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LAS VEGAS — Over the next week, nearly 200,000 people will descend on Las Vegas for the biggest tech show of the year.
The Consumer Electronics Show — or CES, as its known — hosts companies, investors, journalists and techies with a spare $300-$1,700 to spend on a weeklong tech extravaganza that will signal the coming trends of the year.
Lately, however, CES has gotten a bad rap for being a lot of smoke and no fire. Critics say a good portion of what is announced at CES is never released, and that’s kind of true.
Major tech companies like Apple, Facebook, Samsung, Microsoft and Google either don’t come to the show or save their big announcements for their own tech conferences. And yes, CES attendees will see a lot of tech that will never make it to market (and probably for the best).
But CES does give smaller companies, especially startups, the opportunity to publicize their products without getting too drowned out by the bigger voices in the room. The conference is also a fairly reliable snapshot of where tech is going: what is possible, marketable and, ultimately, sellable. It’s essentially a window into the future, albeit a little smudged.
This is my fourth year attending CES as KSL.com’s tech reporter. I’ll be releasing my predictions for the top tech trends of 2020 tomorrow, but in the meantime, let’s take a look at what you can expect from CES this year.
President Donald Trump’s daughter and White House advisor will be a CES keynote speaker Tuesday. This announcement sparked a good bit of controversy and a lot of questions like, “why?” and “what does Ivanka Trump have to do with tech?”
Apparently, she’ll be talking about the future of work. So we’ll see what happens there.
Apple (and lots of talk about privacy)
Apple hasn’t showed up to CES for 28 years, but this year the company’s chief privacy officer, Jane Horvath, will make an appearance. She’ll speak during a roundtable discussion on privacy that will also be attended by other privacy executives from Facebook, the Federal Trade Commission and others.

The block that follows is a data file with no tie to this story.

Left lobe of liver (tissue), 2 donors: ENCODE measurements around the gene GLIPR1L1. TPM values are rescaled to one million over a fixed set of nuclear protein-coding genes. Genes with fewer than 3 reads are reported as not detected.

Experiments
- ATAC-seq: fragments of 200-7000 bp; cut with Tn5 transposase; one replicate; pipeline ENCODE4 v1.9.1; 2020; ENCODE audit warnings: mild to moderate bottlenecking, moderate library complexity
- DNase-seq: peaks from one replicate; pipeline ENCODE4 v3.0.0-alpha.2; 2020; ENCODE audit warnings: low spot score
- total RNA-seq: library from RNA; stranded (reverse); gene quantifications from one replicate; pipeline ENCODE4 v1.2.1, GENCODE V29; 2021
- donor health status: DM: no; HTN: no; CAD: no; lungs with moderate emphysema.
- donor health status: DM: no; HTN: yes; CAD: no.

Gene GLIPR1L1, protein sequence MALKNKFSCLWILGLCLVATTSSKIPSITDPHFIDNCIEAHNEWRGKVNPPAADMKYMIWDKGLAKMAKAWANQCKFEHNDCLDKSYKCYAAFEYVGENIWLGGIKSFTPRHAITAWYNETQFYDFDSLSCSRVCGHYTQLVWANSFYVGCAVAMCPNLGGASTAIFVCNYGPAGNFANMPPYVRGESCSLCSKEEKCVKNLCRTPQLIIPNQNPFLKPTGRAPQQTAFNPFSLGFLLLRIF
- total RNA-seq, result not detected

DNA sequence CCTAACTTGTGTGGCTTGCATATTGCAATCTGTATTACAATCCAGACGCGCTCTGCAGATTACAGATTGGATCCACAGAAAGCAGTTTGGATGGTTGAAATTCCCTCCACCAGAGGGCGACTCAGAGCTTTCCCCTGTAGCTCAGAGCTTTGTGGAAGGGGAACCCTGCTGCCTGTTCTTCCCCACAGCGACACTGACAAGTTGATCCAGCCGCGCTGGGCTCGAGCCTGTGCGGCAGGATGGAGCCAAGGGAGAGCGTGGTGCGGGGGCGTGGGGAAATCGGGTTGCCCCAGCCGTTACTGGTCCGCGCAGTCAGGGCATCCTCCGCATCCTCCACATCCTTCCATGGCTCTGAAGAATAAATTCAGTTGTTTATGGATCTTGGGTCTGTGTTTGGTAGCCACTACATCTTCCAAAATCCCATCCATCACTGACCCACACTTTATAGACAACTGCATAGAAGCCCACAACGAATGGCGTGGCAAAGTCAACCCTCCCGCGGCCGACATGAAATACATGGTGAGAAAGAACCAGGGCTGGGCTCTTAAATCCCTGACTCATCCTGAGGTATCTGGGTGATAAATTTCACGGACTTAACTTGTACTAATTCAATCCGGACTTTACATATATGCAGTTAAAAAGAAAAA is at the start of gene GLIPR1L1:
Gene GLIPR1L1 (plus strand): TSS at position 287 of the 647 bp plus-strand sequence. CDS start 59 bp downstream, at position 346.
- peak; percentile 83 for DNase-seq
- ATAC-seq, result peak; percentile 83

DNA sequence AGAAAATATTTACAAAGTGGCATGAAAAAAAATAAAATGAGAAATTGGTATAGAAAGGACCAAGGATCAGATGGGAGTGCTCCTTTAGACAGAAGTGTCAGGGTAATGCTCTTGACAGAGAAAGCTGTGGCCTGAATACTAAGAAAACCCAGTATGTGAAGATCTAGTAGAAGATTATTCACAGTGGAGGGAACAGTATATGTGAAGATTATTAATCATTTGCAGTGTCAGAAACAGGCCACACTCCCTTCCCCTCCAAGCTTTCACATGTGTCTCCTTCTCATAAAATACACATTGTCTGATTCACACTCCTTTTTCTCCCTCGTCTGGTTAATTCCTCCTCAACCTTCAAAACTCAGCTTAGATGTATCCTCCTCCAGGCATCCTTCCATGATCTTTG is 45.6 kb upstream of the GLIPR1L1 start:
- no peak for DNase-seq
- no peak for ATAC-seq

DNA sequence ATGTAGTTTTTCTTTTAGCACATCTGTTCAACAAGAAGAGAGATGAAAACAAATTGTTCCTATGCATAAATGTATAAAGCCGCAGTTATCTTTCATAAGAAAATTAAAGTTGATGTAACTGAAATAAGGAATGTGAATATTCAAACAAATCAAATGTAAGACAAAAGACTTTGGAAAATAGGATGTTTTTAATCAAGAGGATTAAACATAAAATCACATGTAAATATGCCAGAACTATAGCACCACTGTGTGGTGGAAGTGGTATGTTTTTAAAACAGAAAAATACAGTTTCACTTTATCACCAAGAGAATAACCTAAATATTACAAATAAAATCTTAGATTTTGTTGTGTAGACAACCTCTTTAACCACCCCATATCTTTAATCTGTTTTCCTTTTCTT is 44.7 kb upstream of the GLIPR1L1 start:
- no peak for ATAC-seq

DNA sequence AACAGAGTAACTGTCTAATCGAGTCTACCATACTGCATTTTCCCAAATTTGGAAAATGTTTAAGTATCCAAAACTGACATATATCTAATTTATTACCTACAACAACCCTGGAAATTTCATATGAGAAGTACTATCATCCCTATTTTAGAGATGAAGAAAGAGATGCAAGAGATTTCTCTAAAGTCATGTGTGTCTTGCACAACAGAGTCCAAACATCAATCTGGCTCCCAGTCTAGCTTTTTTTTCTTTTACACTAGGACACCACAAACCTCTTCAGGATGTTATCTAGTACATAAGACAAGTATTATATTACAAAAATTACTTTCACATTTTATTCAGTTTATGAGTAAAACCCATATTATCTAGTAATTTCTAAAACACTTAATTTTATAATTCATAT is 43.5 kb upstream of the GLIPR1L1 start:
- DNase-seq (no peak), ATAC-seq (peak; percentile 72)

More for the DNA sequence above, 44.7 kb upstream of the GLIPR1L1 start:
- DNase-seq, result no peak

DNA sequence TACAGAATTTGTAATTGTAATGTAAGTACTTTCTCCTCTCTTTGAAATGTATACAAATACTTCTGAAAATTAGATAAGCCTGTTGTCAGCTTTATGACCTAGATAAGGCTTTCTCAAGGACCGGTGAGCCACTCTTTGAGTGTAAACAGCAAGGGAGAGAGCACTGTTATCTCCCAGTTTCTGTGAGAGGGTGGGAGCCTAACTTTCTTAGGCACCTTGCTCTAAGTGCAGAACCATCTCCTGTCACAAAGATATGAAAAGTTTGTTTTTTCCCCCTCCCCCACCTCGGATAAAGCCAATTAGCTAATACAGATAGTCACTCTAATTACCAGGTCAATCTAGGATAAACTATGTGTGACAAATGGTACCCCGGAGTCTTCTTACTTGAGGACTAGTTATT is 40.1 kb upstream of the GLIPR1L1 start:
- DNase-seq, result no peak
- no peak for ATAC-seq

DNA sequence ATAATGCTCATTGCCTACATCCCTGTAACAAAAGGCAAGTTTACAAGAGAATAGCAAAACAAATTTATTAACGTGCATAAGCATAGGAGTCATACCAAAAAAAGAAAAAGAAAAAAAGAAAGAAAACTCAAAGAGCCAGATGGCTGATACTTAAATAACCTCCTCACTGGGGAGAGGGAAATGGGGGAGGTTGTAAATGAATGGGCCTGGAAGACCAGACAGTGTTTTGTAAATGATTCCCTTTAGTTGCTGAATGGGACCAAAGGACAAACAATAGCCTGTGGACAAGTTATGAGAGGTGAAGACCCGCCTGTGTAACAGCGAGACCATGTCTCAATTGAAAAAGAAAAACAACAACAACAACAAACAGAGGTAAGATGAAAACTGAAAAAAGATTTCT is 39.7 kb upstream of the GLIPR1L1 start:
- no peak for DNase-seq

Last year, Apple put up a billboard outside the conference convention center that said “What happens on your iPhone, stays on your iPhone.” Both a nod to Vegas’ slogan and a dig at Google, which had plastered most of the city with its banners.
After last year, a lot of tech companies will be scrambling to show consumers how they’ll keep their data private. It might be a lot of marketing spin, but it’s noteworthy that Apple is, in a way, leading the conversation. The company will also be showing their HomeKit smart home platform.
TVs and streaming services:
TVs are CES’ bread and butter, and 8K has been the talk of the town for the past while with Samsung and LG battling it out in the arena. This year, Vizio will jump into the ring, and Samsung will release an 8K QLED TV without a bezel.
The streaming wars have spilled into CES, but the company that may draw the biggest buzz this year is one not many have heard of. Quibi is a mobile subscription service for short-form video, whatever that means. The service is backed by major studios and celebrities, however, so it's likely the company will try and wow with some famous cameos this year. And maybe we’ll find out a little bit more about the service itself.
We’ll likely see a lot of products with built-in artificial intelligence and smart assistants. Apparently there’s even an Alexa showerhead — in case you have some burning questions while you’re washing yourself.
If you think you’ve seen all the smart devices there are to see, think again. Most of them won’t be widely adopted, but they are an indication of how embedded technology will become in our lives.
Last year, the Consumer Technology Association (which runs CES) decided to strip a women’s sex toy of a CES award because it didn’t follow CES standards that prohibit “immoral, obscene, indecent (and) profane” products.
The move didn’t go over well, and the association eventually responded to the backlash by allowing sex toys to set up shop at CES 2020 for a type of trial period. While they won’t be in any of the main showrooms, they are there.
5G received a lot of hype last year, and everyone promised the super-fast speeds of the next generation of wireless technology would change the world. Well, major networks like AT&T and T-Mobile began rolling out the technology over the last year, but it hasn’t changed things quite as promised. In fact, the most widespread versions of 5G aren’t too much better than 4G.
CES will be an opportunity for companies to show attendees what 5G can do and how it can be integrated into the tech of today.
While some argue cars aren’t really consumer electronics, they do have a major presence at CES. This year, we’ll likely see a lot of AI and smart assistant integration — if last year was any indication of the trends. We may also see some unique mobility options, like this self-balancing Segway wheelchair.
Let me know what you’d like me to look for by commenting on this story or following me on Twitter @liesl_nielsen.